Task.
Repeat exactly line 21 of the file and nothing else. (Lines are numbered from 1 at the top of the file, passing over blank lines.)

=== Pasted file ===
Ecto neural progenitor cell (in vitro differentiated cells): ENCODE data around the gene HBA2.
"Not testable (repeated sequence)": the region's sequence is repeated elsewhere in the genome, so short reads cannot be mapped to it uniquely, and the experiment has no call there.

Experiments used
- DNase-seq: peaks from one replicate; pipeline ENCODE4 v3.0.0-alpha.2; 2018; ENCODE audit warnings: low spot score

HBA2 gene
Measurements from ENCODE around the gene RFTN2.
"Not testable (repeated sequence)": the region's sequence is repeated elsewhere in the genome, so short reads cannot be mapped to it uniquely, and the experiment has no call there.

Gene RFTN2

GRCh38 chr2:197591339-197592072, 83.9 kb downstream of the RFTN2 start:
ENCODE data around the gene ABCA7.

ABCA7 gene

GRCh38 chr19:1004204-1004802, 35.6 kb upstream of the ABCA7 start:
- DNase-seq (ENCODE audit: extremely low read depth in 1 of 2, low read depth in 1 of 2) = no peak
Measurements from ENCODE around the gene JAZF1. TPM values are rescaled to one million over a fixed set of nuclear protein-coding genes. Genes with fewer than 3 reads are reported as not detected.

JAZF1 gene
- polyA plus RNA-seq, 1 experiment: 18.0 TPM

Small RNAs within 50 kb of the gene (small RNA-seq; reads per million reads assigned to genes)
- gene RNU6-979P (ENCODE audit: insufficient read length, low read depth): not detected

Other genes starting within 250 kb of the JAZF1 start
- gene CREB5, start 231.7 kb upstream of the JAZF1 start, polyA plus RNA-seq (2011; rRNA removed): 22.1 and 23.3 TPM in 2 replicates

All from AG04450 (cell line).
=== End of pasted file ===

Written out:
All from AG04450 (cell line).